AAC and Garvey Spacecraft Deliver First Rocket Motor to Kodiak
Anchorage, Alaska – Alaska Aerospace Corporation (AAC) and Garvey Spacecraft Corporation (GSC) achieved an important milestone in their collaborative venture to path-find operations for a commercial nanosat launch vehicle at AAC’s Pacific Spaceport Complex – Alaska (PSC-A) on Kodiak Island. Just one month after starting, the team worked through the logistics to enable GSC to ship a prototype first stage and then successfully demonstrate on-site fuel loading into the vehicle.
“To reach our strategic goal of providing commercial cubesat and nanosat launch services, a key step is transitioning our research and development, and test activities to more of an operational mode at a launch range with orbital access,” Chris Bostwick, GSC project manager, said. “AAC has been very responsive in supporting us in this task. Being able to ship our P-19 test vehicle after just a month of preparations and then fuel one day after our team arrived on site is particularly impressive.”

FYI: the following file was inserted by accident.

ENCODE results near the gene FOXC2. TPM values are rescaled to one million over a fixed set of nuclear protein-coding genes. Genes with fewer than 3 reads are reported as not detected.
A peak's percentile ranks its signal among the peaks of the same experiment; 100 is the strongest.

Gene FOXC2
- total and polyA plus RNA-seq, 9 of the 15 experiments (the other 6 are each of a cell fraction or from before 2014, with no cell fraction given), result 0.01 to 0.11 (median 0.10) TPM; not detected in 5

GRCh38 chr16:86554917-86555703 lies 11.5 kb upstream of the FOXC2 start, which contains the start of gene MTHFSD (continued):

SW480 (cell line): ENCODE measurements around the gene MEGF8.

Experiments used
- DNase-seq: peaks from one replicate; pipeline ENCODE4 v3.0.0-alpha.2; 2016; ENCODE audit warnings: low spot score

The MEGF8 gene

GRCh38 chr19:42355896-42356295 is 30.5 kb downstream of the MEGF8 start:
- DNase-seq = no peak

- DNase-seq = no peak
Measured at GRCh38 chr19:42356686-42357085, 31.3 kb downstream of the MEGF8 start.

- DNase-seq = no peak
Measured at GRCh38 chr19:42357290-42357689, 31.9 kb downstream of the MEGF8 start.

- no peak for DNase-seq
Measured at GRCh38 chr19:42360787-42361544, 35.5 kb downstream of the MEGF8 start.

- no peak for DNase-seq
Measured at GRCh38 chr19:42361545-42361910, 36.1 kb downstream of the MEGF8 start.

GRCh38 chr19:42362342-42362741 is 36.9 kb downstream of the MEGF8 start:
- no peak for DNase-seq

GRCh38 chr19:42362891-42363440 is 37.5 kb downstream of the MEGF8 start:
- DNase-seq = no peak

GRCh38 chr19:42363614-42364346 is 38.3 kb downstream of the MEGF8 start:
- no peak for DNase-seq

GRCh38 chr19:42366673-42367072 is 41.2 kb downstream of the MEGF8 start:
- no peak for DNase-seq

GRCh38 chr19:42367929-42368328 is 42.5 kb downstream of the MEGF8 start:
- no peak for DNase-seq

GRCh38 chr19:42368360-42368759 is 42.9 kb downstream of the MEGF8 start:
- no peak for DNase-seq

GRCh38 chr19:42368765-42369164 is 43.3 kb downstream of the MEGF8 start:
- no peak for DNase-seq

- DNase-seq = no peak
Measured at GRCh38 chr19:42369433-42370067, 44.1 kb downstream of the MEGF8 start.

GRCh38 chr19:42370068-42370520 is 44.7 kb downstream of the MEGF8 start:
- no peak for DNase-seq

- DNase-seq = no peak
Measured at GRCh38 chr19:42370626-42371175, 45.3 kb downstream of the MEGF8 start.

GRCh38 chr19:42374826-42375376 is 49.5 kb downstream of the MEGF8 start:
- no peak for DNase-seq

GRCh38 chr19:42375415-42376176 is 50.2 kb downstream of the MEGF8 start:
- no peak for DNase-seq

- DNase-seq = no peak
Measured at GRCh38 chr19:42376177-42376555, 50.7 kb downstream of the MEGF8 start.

“We are very interested in hosting the small launcher operators who are now coming on-line,” Matt Steele, Vice President of Business Development for AAC, said. “Working with GSC, we have already been able to implement and tailor a number of the logistics, facility, and safety functions that they require. We look forward to the next phase of development and supporting future GSC operations in Alaska.”
Alaska Aerospace Corporation is a state-owned corporation established to develop a high-technology aerospace industry in Alaska. AAC owns and operates the Pacific Spaceport Complex -Alaska (PSC-A) and is the worldwide distributor for RapidEye multispectral imagery of Alaska. Its corporate offices are in Anchorage, Alaska.
Garvey Spacecraft Corporation is a California-based company that is developing a series of nanosat launch vehicles to provide dedicated launch services to the emerging cubesat and nanosat user communities. Additional partners on this project included the University of Alaska Fairbanks, Flight Works, Inc. and NASA Marshall Space Flight Center.